34. As the only two national radio services for Wales, Radio Wales and Radio Cymru are vitally important ingredients in the media scene. No other radio services services deliver more than a fraction of the speech content of these two, and it is important that their distinctiveness is not diluted by budgetary constraints. If anything, a more focused proposition for the BBC as a whole, should require the same enhancement of crafted speech content as has been promised for Radio 2.
35. However good these services may be, it will avail nothing if they cannot be delivered to the audience across Wales at a reasonable standard. The BBC should note the deep concern in Wales – one that is shared by the Ofcom Advisory Council for Wales – that the push into DAB is being made without regard for the different circumstances created by Welsh topography. Completion of a full review of the situation of radio in Wales is urgently required.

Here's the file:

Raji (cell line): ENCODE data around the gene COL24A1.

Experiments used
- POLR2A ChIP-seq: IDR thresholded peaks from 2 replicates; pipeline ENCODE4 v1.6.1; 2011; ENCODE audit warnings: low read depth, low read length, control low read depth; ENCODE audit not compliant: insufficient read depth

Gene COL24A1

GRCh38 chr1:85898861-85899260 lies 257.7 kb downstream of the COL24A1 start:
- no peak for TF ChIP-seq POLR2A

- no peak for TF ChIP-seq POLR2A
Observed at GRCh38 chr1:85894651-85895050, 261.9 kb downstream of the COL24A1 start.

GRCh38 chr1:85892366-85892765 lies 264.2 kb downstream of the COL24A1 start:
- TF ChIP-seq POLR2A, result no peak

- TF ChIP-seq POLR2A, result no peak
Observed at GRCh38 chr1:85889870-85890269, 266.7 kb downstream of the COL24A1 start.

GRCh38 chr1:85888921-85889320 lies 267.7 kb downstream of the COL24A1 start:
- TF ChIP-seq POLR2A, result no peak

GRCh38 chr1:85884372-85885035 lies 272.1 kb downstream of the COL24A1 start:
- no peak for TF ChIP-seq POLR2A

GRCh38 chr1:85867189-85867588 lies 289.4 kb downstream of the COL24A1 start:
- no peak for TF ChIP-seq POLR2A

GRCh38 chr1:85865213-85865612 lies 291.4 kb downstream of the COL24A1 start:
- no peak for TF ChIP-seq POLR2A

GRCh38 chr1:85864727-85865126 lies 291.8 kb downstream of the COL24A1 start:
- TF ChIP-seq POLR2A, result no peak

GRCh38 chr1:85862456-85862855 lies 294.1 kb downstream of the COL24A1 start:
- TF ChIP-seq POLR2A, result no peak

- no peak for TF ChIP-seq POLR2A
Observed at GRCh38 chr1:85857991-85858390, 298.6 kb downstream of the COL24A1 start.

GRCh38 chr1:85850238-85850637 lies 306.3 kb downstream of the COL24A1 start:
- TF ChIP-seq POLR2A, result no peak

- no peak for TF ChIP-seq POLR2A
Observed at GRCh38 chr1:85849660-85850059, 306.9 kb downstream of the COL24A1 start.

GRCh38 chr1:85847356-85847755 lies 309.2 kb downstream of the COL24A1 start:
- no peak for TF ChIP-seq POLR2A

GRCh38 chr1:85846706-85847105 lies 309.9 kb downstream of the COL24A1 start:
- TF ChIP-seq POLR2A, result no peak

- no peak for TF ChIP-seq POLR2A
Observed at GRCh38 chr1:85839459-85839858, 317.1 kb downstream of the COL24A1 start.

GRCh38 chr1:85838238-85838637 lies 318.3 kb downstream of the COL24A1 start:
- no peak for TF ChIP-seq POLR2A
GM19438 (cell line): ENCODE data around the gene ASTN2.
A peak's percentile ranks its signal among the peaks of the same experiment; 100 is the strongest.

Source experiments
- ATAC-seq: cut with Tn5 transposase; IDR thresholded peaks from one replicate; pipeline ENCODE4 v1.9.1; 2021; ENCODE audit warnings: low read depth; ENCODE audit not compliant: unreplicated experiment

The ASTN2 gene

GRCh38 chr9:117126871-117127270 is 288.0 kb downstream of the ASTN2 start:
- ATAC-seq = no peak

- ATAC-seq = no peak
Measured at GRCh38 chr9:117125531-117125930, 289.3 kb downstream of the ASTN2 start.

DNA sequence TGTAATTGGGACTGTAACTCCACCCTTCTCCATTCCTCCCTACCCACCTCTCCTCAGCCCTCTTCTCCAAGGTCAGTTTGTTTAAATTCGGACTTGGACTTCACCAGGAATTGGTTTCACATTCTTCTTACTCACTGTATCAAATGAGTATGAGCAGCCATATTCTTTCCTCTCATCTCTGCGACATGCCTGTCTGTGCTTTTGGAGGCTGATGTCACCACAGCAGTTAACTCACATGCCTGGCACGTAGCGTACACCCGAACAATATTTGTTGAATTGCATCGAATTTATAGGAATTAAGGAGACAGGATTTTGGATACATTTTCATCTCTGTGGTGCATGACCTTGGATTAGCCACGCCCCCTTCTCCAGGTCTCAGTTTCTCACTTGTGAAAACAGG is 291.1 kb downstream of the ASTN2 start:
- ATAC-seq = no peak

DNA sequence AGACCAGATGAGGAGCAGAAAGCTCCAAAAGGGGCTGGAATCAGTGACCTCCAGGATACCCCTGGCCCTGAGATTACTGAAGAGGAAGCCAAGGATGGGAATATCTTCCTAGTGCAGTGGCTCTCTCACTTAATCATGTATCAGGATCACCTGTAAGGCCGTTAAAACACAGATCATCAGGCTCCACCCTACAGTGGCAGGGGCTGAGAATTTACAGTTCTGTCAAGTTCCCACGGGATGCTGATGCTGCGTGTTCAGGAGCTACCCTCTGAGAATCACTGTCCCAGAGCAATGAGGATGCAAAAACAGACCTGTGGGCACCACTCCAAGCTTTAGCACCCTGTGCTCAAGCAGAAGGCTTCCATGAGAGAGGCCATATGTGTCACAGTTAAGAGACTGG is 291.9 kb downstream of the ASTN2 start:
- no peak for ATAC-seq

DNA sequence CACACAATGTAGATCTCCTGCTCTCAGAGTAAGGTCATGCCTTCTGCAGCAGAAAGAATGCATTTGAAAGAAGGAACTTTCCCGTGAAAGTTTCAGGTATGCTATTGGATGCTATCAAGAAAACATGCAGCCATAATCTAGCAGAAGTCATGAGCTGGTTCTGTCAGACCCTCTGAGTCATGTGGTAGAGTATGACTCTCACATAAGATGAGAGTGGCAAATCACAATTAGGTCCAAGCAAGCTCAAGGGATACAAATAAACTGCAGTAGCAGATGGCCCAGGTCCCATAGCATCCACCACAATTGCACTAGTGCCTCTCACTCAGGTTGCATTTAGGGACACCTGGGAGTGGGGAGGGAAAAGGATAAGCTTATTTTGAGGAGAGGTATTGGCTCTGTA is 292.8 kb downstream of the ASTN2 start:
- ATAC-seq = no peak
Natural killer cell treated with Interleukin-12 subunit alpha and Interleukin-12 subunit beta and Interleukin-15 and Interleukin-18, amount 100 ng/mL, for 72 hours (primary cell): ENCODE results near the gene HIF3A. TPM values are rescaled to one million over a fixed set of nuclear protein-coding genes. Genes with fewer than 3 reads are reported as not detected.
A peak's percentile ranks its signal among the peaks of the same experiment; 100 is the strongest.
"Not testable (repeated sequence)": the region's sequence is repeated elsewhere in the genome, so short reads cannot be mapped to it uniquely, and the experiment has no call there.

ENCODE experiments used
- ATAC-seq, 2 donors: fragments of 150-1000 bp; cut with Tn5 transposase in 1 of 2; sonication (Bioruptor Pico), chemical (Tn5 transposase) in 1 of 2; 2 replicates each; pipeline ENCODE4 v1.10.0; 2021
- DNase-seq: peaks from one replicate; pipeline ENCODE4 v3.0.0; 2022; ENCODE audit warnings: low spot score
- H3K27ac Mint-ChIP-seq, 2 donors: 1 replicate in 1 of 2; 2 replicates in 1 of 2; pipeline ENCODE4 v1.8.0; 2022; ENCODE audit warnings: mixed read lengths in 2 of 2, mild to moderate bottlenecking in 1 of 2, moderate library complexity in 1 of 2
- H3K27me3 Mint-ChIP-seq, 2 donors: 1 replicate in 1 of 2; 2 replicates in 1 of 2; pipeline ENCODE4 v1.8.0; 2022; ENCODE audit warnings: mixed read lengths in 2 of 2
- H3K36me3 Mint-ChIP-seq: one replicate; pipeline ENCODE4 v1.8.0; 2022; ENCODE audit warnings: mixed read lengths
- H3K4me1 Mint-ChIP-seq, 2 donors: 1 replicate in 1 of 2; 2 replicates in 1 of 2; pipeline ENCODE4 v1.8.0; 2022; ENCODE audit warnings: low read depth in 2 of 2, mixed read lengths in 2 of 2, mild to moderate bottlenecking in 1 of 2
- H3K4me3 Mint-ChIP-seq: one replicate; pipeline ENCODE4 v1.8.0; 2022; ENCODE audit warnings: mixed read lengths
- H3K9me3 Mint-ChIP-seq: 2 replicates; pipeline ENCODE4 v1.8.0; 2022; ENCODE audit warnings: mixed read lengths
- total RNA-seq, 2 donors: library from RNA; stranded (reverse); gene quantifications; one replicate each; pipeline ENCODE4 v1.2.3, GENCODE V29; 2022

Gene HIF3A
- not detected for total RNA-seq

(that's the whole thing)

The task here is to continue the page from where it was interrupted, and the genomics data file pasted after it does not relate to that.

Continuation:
36. DAB is far less well suited to Wales than FM, and UK services have been given a priority on DAB in Wales, that is seriously disadvantaging our own national radio services. DAB coverage for the BBC UK services in Wales is 88 per cent, and for Radio Wales and Radio Cymru only 40 per cent, with little early prospect of radical improvement. This is compounding an already unacceptable situation where FM coverage for Radio Wales reaches only 62 per cent of the Welsh population. This needs urgent rectification.
BBC Wales programmes for S4C